What Happens to Your Student Loan Debt When You Die?
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When it comes to the fate of your student loan debt after you pass away, the outcome differs for federal and private student loans. Federal student loans are generally discharged upon death, relieving your estate and co-signers from the obligation. In the case of private student loans, some lenders may offer a death discharge policy, but it's not guaranteed.
Written by Attorney Tori Bramble.
Updated June 5, 2023
There are several types of student loans, but most fall under two basic categories: federal student loans and private student loans. If you die before you’ve paid your loans back in full, the type of loan you have will be an important factor in determining how it’s handled.
What Happens to Your Federal Student Loan Debt When You Die?
If you’re the primary borrower of federal student loans, your loans will be discharged (forgiven) by the U.S. Department of Education when you pass away. This is also known as a death discharge/discharge due to death. This means that there will be a zero balance on your federal student loan(s), and no one, including your family or your estate, will have to repay the student loans after you die.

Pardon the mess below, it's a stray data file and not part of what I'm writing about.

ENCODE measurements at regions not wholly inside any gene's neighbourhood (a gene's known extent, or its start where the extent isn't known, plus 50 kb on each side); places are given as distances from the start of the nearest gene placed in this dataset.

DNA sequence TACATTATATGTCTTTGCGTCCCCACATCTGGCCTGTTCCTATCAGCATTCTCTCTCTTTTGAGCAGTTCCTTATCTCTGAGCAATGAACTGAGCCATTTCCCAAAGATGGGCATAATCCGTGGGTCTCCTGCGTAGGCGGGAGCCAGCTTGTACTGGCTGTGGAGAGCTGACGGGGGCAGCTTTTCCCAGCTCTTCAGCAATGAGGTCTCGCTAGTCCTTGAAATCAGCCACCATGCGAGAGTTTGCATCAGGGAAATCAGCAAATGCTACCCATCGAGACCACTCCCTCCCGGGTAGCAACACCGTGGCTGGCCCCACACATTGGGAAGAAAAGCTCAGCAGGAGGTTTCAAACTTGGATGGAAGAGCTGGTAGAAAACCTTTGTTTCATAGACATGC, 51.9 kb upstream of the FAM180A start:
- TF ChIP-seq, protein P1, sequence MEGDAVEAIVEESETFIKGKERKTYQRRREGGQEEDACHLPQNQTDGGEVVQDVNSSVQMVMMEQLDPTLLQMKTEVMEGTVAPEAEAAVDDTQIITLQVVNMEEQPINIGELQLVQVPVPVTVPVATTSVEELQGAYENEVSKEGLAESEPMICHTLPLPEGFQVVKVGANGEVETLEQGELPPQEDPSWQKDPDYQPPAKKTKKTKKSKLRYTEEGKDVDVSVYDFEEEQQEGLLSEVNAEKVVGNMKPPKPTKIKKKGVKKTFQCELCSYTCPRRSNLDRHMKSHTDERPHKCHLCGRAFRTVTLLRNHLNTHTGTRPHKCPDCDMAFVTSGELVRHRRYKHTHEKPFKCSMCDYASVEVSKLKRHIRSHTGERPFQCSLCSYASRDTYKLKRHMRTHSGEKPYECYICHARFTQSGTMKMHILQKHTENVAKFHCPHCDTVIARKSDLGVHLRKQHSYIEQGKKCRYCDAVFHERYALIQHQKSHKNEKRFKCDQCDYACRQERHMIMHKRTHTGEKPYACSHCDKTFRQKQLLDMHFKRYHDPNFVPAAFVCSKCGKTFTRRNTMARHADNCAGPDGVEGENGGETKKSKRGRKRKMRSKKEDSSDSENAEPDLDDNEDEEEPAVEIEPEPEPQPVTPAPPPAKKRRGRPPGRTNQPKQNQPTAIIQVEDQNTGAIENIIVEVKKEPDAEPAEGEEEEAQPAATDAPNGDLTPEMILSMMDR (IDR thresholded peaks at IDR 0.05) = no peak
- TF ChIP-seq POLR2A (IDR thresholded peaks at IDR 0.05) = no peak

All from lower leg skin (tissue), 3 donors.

This applies to all types of federal student loans (both subsidized or unsubsidized federal loans), including federal Direct Consolidation Loans.
After you die, someone will have to contact your loan servicer and inform them of your passing. This is often a parent or spouse. Once your estate is opened in probate court, this person must provide proof of death (like a copy of the death certificate) to the student loan servicer.
What Happens to Parent PLUS Loan Debt When You Die?
If you’re a parent who took out Parent PLUS loans to finance your child’s college education, this debt will be wiped out if you or the student dies. Like other federal loans, a family member or other appointed representative will have to give the loan servicer a copy of the original death certificate to have a Parent PLUS loan discharged.